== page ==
We have yet another court ruling that a university denied the most basic due process protections to a student accused of sexual assault. For example, the University of Southern California appeared entirely unmotivated and uninterested in determining if stains on clothing of the victim was blood or red paint from a party where “students splattered paint on each other.” What is astonishing is that, while spending little time to guarantee a fair process, the university has continued to litigate this case to try to protect its right to summarily convict accused students. Claremont McKenna College and the University of California-Santa Barbara were previously cited for such due process violations.
I have been a long critic of the Obama Administration’s rules forcing schools to strip away due process protections in such cases. For that reason, I supported the decision of the Trump Administration to rescind the “Dear Colleague” letter issued by the prior administration.
In its ruling, the appeals court noted that USC’s Title IX investigator did not even interview “three central witnesses” whose testimony was marked by “inconsistencies” and disputes over whether they saw blood or paint in the accuser’s apartment.
Dr. Kegan Allee served as the Title IX investigator and did an obviously poor job.
[Allee] found by a preponderance of the evidence John knew or should have known Jane was too drunk to consent to sexual activity. In addition, Dr. Allee concluded even if Jane had consented to vaginal sex, she had not consented to anal sex, as evidenced by blood observed in her apartment on the mattress, sheets, and carpeting later that day by Jane and another student.
John contends on appeal he was denied a fair hearing. We agree. Dr. Allee did not interview three central witnesses, including the two witnesses who observed Jane’s apartment after the sexual encounter—one described a large puddle of blood on the mattress and blood on the sheets and carpeting; another saw the apartment earlier that day and did not see any blood. Jane relied on the third witness to help her reconstruct what happened the morning of the incident. Instead, Dr. Allee relied on the summary of the interviews by another Title IX investigator, Marilou Mirkovich. Accordingly, Dr. Allee was not able to assess the credibility of these critical witnesses during the interviews.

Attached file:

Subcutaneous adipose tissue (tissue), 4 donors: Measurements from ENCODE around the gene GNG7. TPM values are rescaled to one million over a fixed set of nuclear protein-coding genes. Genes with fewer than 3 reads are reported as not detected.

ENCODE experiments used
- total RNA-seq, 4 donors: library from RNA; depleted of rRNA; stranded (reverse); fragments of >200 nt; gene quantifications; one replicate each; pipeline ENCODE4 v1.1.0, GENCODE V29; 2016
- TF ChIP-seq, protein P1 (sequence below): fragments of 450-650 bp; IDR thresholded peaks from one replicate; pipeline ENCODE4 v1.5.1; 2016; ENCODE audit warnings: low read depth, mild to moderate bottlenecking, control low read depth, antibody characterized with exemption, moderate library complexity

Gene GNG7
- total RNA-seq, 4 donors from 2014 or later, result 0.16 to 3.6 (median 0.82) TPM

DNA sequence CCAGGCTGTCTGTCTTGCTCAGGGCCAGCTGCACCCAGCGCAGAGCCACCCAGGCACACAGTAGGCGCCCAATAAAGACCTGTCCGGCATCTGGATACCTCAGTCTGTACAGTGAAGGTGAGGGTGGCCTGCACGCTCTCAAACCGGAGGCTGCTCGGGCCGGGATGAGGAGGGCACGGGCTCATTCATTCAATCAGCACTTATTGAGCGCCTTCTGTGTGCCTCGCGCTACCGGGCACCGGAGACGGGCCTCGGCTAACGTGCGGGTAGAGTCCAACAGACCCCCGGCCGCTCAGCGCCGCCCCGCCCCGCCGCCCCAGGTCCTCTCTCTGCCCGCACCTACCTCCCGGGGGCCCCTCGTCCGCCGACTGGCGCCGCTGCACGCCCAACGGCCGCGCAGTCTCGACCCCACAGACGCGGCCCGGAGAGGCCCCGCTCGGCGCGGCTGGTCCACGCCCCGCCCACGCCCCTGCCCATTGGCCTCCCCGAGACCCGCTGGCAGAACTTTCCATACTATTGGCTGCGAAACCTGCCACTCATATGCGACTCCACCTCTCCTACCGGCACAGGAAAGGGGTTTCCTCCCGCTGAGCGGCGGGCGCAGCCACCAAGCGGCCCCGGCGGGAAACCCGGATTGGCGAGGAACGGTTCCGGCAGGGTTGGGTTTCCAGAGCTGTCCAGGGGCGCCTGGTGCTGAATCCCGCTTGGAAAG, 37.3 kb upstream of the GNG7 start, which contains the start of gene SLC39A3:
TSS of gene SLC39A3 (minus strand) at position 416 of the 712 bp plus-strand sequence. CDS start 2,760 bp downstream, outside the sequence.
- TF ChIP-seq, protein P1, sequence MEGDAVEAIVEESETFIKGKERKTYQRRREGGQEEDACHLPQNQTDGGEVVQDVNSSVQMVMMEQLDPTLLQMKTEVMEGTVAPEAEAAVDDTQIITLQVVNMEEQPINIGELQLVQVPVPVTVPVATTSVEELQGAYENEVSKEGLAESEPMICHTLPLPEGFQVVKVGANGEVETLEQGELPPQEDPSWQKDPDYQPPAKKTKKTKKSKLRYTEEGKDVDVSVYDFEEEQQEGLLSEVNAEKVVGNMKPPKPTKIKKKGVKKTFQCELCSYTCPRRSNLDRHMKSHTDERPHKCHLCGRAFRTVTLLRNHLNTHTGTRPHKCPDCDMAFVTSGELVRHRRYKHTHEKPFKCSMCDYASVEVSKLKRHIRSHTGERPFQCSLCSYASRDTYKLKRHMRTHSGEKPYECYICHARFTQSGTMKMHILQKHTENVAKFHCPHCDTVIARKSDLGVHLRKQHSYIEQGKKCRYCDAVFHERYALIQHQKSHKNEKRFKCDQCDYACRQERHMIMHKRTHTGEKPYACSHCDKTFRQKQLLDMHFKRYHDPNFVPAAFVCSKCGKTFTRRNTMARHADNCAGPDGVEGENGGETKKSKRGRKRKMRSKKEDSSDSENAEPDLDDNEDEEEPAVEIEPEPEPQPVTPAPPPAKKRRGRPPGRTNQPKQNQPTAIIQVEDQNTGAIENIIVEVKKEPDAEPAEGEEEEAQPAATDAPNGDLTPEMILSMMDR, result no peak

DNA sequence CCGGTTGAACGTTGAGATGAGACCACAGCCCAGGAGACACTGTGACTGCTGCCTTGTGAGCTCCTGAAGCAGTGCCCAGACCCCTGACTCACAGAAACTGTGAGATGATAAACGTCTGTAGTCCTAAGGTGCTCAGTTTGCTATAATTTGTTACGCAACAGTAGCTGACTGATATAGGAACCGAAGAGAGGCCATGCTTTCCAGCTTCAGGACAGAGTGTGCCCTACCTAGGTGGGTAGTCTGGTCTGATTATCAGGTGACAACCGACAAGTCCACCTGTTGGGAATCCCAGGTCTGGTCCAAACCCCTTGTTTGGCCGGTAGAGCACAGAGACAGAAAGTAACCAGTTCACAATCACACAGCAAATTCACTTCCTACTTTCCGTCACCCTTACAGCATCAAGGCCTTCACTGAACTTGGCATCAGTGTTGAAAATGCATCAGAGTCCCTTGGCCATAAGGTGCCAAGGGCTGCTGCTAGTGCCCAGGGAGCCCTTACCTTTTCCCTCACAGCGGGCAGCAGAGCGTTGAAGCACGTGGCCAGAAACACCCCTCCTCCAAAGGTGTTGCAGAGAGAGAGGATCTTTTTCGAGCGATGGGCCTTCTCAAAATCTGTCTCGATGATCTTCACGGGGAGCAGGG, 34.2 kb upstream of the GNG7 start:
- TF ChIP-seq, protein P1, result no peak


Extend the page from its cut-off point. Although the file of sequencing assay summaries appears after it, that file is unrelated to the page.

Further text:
USC rules require “[a] fair, thorough, neutral and impartial investigation of the incident.” (Guidebook, § 17.03.D.) Yet, the accused student was denied evidence that could be tested, questions for his accuser, and other protections.
What concerns me is the continued resistance of school officials to affording basic protections like access to evidence or cross examination for accused students. We need to aggressively prosecute these cases of alleged abuse but we can do so without denying basic due process rights to the accused.
Here is the decision: USC Opinion